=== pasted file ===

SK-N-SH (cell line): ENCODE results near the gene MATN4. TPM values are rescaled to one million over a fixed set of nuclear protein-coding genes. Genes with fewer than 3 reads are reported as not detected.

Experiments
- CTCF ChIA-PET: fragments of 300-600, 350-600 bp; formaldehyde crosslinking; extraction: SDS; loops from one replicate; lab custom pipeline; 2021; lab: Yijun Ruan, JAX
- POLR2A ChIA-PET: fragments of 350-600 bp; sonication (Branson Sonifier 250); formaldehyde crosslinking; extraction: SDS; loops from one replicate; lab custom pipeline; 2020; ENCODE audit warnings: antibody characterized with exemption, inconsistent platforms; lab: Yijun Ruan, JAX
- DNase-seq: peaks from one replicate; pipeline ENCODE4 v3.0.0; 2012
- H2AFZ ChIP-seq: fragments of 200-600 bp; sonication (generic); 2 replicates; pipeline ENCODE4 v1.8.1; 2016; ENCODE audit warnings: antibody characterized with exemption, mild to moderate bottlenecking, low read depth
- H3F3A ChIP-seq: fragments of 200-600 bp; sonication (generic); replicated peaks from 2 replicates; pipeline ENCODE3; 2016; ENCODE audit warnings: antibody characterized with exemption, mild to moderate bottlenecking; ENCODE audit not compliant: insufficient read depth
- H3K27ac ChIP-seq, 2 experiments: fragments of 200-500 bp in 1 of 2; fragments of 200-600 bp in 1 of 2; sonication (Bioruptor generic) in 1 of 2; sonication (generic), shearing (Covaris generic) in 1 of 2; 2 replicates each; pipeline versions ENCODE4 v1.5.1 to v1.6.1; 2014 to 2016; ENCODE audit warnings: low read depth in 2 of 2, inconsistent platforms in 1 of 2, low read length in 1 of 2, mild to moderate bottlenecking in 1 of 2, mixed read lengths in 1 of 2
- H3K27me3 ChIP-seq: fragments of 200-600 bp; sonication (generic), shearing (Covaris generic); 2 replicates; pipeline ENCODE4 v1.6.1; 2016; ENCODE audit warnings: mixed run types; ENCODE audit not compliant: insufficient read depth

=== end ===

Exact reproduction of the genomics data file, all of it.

SK-N-SH (cell line): ENCODE results near the gene MATN4. TPM values are rescaled to one million over a fixed set of nuclear protein-coding genes. Genes with fewer than 3 reads are reported as not detected.

Experiments
- CTCF ChIA-PET: fragments of 300-600, 350-600 bp; formaldehyde crosslinking; extraction: SDS; loops from one replicate; lab custom pipeline; 2021; lab: Yijun Ruan, JAX
- POLR2A ChIA-PET: fragments of 350-600 bp; sonication (Branson Sonifier 250); formaldehyde crosslinking; extraction: SDS; loops from one replicate; lab custom pipeline; 2020; ENCODE audit warnings: antibody characterized with exemption, inconsistent platforms; lab: Yijun Ruan, JAX
- DNase-seq: peaks from one replicate; pipeline ENCODE4 v3.0.0; 2012
- H2AFZ ChIP-seq: fragments of 200-600 bp; sonication (generic); 2 replicates; pipeline ENCODE4 v1.8.1; 2016; ENCODE audit warnings: antibody characterized with exemption, mild to moderate bottlenecking, low read depth
- H3F3A ChIP-seq: fragments of 200-600 bp; sonication (generic); replicated peaks from 2 replicates; pipeline ENCODE3; 2016; ENCODE audit warnings: antibody characterized with exemption, mild to moderate bottlenecking; ENCODE audit not compliant: insufficient read depth
- H3K27ac ChIP-seq, 2 experiments: fragments of 200-500 bp in 1 of 2; fragments of 200-600 bp in 1 of 2; sonication (Bioruptor generic) in 1 of 2; sonication (generic), shearing (Covaris generic) in 1 of 2; 2 replicates each; pipeline versions ENCODE4 v1.5.1 to v1.6.1; 2014 to 2016; ENCODE audit warnings: low read depth in 2 of 2, inconsistent platforms in 1 of 2, low read length in 1 of 2, mild to moderate bottlenecking in 1 of 2, mixed read lengths in 1 of 2
- H3K27me3 ChIP-seq: fragments of 200-600 bp; sonication (generic), shearing (Covaris generic); 2 replicates; pipeline ENCODE4 v1.6.1; 2016; ENCODE audit warnings: mixed run types; ENCODE audit not compliant: insufficient read depth